In Norway, which is not an EU member, Prime Minister Erna Solberg told Norwegian broadcaster NRK she was confident that the EU would "find solutions to this."
Sweden's Prime Minister Stefan Lofven said the bloc now faces "great challenges" when it comes to economy, migration, climate and security
Moldova's prime minister calls Britain's vote to leave the European Union "a sad day for Europe."
However, Prime Minister Pavel Filip said that Moldova would remain committed to joining the EU.
"This is a sad day for Europe and for Britain's European and international friends," said Filip early Friday. "The European project needs now, more than ever, to be reaffirmed and trusted."
"Moldova will remain attached to its EU road, despite the result in the UK, because we trust the European Union as a successful project"
Moldova, a country of 4 million located between Romania and Ukraine, signed an association agreement with the EU in 2014, angering Russia.
Poland's foreign minister says Britain's deciding to leave the European Union is "bad news" for Europe and for the many Poles — estimated at about 850,000 — who now live in Britain.
Witold Waszczykowski was speaking Friday before the official results of the British vote on EU membership were announced.
He says "I can only give a sigh: so it's done. This is bad news for Europe, bad news for Poland. ... The status of Poles living there will not change for now, but we don't really know how much Britain's status will be changed."
He said negotiations on Britain's new ties with the EU can take between two and 15 years but others have urged the Brexit talks be held quickly.
Dutch Prime Minister Mark Rutte is calling for a balanced disentanglement between the EU and Britain and said he did not see much interest in having a Dutch national referendum on EU membership as advocated by populist right-wing politician Geert Wilders.
Rutte said it was "important now, also in the interest of the Netherlands, is that we try to find a solution step-by-step and in a stable manner." He then headed off to Brussels to speak with top EU officials on the British referendum results.
Rutte dismissed Wilders' call for a Dutch vote on the EU, saying "I don't think the Dutch are currently interested in having a referendum on that."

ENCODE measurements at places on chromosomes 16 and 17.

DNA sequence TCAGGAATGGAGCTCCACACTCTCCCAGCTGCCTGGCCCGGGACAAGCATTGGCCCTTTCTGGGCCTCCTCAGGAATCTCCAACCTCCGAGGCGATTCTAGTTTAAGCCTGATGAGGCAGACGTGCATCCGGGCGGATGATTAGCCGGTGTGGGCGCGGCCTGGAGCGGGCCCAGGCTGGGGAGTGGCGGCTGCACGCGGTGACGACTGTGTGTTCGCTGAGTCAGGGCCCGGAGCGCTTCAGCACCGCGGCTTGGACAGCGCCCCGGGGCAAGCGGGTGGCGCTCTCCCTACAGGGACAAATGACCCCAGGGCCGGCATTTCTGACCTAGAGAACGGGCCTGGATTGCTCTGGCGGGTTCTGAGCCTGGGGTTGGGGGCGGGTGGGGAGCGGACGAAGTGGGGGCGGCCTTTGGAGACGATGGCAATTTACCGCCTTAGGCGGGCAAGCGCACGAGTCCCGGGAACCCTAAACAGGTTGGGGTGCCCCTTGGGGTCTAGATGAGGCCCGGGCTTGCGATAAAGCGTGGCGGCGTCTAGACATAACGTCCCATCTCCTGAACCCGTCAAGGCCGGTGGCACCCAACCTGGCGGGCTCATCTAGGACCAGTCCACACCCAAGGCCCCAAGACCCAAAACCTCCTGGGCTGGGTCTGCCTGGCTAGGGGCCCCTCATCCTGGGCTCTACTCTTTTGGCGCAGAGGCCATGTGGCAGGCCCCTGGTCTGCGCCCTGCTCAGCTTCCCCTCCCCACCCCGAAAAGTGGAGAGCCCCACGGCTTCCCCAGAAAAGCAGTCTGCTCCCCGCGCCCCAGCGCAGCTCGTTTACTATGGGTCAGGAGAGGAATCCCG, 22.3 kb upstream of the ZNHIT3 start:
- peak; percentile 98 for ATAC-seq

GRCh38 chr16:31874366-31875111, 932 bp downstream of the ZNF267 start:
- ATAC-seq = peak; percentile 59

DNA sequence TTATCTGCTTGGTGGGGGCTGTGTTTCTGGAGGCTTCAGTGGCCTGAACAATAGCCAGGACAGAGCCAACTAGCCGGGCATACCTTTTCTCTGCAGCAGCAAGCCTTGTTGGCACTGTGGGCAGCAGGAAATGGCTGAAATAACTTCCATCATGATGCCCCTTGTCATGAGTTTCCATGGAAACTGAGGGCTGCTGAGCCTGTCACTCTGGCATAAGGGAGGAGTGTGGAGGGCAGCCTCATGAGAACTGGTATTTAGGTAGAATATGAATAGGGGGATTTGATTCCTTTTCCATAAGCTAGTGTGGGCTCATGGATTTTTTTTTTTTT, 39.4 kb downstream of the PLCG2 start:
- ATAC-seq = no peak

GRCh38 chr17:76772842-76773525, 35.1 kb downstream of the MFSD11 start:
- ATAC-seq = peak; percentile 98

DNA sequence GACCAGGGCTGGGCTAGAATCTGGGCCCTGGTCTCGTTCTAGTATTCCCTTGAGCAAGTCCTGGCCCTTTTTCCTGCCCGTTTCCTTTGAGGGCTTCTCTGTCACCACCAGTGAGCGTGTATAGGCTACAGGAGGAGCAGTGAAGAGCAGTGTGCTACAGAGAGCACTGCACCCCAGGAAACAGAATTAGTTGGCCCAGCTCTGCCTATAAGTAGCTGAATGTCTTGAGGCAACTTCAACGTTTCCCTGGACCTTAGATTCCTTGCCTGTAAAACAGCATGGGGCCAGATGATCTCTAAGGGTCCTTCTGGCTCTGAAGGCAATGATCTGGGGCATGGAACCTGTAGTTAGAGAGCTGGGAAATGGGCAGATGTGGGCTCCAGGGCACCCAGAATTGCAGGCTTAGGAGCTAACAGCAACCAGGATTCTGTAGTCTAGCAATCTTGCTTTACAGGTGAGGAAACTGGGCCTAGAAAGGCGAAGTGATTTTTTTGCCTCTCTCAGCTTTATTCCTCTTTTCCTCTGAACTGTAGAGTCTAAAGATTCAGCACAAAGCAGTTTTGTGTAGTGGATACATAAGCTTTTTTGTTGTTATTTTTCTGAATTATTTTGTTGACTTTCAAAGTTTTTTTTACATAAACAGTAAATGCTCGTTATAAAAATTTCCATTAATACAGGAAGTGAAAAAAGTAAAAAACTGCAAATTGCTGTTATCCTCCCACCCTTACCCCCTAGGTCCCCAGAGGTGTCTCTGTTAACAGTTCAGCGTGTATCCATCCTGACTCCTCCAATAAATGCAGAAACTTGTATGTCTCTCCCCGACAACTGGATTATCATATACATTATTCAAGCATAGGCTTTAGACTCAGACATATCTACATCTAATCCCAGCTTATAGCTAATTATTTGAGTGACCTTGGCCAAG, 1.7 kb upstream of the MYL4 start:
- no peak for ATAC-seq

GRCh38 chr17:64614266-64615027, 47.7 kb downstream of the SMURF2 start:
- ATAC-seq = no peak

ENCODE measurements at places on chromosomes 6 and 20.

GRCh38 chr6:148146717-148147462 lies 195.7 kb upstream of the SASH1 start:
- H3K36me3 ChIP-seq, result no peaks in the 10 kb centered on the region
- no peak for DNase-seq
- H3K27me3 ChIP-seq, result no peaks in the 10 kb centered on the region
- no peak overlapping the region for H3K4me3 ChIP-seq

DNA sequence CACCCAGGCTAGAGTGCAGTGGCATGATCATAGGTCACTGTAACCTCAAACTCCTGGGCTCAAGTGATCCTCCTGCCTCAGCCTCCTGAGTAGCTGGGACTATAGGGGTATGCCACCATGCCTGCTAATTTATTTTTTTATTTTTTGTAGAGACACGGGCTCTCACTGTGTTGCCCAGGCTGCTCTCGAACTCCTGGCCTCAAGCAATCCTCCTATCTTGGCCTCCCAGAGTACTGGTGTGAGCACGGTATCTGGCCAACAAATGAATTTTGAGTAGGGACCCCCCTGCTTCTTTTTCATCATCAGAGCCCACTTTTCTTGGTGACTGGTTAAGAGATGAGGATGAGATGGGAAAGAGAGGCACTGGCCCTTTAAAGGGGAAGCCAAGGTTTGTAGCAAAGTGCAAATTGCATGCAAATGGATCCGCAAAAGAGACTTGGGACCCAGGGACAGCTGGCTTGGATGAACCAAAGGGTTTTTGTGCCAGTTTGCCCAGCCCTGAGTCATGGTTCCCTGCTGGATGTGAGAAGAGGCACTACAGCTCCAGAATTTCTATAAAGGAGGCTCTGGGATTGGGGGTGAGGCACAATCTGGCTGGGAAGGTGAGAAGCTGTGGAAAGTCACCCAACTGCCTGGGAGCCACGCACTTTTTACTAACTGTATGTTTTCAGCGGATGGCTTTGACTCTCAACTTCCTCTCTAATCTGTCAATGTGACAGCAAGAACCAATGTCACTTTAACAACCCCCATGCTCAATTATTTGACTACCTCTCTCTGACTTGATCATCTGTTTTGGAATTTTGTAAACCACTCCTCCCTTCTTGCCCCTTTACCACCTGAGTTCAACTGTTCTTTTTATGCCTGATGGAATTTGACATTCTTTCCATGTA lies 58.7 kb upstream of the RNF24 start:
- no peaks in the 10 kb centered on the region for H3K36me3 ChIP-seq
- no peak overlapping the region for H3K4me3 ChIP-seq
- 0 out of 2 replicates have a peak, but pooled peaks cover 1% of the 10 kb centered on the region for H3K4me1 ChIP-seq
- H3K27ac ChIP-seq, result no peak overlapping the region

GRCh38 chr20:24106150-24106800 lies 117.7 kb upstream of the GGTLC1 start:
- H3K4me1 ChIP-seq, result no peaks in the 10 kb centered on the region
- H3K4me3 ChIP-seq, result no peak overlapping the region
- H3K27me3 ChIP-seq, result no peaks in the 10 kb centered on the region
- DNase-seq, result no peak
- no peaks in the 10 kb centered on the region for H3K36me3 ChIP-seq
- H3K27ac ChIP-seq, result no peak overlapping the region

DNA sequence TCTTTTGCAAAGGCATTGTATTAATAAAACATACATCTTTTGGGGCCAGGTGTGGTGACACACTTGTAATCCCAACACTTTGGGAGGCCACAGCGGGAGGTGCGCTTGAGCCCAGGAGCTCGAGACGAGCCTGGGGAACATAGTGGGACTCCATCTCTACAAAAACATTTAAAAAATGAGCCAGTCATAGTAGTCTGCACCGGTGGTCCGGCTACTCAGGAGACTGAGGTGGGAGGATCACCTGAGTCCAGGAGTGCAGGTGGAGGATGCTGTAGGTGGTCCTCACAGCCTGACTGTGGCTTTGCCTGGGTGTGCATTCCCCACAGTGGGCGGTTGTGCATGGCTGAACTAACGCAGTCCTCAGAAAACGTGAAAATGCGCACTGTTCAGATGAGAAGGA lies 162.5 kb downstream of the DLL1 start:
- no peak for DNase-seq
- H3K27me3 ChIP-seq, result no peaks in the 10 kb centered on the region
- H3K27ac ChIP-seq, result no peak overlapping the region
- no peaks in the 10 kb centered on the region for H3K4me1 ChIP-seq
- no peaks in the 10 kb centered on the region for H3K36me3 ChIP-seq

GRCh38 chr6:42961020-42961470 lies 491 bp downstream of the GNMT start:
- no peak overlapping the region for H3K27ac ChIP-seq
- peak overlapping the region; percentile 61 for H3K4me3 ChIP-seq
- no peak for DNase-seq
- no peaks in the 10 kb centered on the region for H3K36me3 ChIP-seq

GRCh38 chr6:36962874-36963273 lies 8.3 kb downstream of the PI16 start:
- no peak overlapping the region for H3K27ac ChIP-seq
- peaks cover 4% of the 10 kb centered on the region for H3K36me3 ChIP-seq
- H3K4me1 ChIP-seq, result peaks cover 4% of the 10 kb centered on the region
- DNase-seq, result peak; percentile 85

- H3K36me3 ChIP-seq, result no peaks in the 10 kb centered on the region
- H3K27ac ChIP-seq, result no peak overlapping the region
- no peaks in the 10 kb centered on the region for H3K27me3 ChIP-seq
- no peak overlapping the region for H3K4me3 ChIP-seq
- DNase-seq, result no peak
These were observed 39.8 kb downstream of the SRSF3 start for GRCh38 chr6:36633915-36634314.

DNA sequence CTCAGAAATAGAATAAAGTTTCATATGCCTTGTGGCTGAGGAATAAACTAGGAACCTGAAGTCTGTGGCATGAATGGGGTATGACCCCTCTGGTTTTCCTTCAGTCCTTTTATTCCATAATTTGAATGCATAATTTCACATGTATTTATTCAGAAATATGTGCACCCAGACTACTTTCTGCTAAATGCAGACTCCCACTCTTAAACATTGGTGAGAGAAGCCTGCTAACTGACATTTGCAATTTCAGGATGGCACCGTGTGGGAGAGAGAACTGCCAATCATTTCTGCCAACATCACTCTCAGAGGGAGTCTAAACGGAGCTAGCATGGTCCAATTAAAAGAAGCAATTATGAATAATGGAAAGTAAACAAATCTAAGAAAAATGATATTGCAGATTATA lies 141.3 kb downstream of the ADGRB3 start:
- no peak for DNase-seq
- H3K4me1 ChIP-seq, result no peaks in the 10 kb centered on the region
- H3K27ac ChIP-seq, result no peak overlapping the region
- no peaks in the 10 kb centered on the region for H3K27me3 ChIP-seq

The prime minister says the Dutch understand that "cooperation with other countries in a common market ... is vital for our country."
German Chancellor Angela Merkel called the result a "blow" to Europe.
The president of an influential German economic think tank said Britain's decision to leave the European Union is a "defeat of reason" and that leaders must keep the UK as integrated as possible in European markets.
Ifo Institute President Clemens Fuest said "politicians must now do everything possible to limit the economic damage."
He is pushing for quick action, saying that "it's important to bring about a conclusion of the negotiations as quickly as possible so that the phase of uncertainty over future economic relations is as short as possible."
Germany's vice chancellor says it's a bad day for Europe after British voters chose to leave the European Union.
Foreign Minister Frank-Walter Steinmeier said "The news from Britain is really sobering. It looks like a sad day for Europe and Britain."
Sigmar Gabriel, who is also Germany's economy minister, wrote on Twitter: "Damn! A bad day for Europe."
Finance Minister Wolfgang Schaeuble said that he had hoped for a different result.
Germany is the most populous country in the 28-nation EU and has its biggest economy.
Leaders in past months have been emphasizing that while it was up to the British people to decide, Germany wanted Britain to remain in the European Union.
Switzerland, which is not in the European Union, has set up a helpline for its citizens with questions over the British exit.
The Swiss government on Friday assured its citizens that despite the vote, "currently applicable rules for Swiss citizens and businesses remain valid for the time being."
But the government says it was adding additional staff to help field questions from its citizens. It says it plans to keep the hotline up around the clock, seven-days a week as needed.
French President Francois Hollande's said that he profoundly regrets the British vote to leave the European Union, but that the union must make changes in order to move forward.
French far-right leader Marine Le Pen, who is more popular in polls than Hollande, called Friday for a similar anti-EU referendum in France.
French Foreign Minister Jean-Marc Ayrault said that he was "sad for the United Kingdom". "
Ayrault said Europe would continue, but it must react and rediscover the confidence of its peoples.